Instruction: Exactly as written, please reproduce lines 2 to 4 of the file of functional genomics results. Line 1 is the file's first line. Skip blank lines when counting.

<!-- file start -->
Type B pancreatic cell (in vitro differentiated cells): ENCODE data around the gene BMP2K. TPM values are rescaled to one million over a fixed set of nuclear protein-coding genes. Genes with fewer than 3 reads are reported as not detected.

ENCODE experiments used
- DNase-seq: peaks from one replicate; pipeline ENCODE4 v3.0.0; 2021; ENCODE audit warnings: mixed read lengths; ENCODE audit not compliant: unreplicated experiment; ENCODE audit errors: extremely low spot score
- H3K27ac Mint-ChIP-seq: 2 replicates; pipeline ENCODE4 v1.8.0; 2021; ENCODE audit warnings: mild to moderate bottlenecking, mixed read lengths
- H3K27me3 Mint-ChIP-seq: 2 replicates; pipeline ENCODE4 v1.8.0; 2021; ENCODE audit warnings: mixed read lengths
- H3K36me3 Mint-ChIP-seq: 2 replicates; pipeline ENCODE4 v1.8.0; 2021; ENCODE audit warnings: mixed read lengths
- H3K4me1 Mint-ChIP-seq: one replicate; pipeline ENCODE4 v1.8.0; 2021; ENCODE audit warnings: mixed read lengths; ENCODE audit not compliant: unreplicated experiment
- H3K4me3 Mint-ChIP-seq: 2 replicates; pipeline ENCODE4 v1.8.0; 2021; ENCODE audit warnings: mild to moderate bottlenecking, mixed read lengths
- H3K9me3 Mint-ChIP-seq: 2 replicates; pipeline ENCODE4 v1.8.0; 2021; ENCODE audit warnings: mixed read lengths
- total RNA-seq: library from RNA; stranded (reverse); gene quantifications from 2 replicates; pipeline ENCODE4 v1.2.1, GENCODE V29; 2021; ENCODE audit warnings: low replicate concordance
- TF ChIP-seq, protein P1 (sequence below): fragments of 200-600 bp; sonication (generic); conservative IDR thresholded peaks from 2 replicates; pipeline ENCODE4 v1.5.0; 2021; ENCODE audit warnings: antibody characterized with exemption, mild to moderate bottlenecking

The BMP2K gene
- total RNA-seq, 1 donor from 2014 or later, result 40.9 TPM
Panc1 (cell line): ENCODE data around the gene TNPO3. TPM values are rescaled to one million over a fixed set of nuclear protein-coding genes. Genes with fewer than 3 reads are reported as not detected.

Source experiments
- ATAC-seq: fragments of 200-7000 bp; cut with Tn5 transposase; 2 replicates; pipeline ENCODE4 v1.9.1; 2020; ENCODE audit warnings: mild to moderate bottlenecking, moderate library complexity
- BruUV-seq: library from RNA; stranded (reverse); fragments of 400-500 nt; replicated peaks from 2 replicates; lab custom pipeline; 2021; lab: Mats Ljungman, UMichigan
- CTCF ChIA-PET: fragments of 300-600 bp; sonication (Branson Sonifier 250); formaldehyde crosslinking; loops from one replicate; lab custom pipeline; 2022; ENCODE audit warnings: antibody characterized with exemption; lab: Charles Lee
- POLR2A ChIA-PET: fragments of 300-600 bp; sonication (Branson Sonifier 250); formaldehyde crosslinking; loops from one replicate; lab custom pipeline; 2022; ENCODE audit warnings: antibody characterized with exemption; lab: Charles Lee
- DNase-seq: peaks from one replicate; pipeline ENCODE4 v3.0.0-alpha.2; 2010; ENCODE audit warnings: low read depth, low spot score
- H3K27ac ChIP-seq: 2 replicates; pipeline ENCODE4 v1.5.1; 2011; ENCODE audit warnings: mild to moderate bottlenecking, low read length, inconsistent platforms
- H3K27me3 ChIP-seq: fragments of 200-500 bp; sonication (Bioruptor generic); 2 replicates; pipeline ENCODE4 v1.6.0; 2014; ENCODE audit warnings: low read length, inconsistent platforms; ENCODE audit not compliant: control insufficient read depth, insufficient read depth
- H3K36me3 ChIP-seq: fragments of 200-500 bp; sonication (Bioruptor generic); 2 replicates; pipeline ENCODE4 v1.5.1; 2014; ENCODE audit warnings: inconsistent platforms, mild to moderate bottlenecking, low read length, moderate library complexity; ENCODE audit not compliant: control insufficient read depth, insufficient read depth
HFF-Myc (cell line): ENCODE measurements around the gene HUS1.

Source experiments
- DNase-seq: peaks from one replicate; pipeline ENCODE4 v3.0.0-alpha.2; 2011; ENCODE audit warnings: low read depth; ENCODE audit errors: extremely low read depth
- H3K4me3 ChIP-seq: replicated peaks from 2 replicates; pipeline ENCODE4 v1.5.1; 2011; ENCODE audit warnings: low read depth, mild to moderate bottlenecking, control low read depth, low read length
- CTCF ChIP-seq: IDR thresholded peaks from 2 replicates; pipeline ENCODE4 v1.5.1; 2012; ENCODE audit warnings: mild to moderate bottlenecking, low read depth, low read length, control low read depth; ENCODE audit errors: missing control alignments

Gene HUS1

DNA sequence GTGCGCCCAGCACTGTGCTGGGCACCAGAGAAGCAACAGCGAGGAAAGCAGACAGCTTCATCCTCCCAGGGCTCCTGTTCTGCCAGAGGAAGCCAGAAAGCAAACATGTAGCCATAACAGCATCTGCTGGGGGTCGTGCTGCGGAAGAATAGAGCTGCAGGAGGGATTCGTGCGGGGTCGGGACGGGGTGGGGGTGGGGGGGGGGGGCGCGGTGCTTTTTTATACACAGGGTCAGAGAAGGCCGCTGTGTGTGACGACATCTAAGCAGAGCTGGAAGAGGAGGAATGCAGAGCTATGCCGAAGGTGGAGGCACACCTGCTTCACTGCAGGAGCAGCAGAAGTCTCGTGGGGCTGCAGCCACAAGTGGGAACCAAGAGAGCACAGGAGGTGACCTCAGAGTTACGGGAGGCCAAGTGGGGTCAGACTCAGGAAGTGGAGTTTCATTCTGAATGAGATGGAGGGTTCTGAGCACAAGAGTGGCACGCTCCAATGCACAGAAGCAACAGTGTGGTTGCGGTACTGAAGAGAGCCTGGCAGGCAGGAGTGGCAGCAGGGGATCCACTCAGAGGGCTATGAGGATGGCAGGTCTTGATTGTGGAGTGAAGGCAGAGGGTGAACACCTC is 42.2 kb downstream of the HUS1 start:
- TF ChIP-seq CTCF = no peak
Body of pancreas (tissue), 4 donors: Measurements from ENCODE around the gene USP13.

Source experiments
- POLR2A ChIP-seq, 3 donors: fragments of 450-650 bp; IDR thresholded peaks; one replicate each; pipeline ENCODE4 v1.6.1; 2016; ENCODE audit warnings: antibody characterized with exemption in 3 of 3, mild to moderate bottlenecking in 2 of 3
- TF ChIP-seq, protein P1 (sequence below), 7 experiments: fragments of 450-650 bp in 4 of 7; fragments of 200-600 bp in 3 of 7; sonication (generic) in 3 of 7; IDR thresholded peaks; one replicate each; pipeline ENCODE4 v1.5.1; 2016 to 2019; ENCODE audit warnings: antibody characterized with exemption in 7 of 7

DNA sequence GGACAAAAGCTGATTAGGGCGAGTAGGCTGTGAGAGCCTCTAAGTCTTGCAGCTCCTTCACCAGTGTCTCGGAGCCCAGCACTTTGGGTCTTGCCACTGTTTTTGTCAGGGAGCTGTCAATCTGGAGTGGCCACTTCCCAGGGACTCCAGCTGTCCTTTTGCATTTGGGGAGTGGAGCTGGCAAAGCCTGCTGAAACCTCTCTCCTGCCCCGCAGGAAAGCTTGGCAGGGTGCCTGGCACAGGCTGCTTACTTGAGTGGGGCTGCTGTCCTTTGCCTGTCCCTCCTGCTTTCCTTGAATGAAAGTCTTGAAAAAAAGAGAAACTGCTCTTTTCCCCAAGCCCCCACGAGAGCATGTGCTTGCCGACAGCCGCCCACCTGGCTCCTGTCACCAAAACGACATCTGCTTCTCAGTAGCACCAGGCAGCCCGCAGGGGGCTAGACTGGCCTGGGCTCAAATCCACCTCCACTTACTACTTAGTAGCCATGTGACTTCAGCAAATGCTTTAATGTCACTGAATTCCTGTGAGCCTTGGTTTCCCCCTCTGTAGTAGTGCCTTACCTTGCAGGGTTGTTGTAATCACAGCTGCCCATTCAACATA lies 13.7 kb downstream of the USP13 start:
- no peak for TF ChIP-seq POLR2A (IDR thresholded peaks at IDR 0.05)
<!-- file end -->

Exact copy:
ENCODE experiments used
- DNase-seq: peaks from one replicate; pipeline ENCODE4 v3.0.0; 2021; ENCODE audit warnings: mixed read lengths; ENCODE audit not compliant: unreplicated experiment; ENCODE audit errors: extremely low spot score
- H3K27ac Mint-ChIP-seq: 2 replicates; pipeline ENCODE4 v1.8.0; 2021; ENCODE audit warnings: mild to moderate bottlenecking, mixed read lengths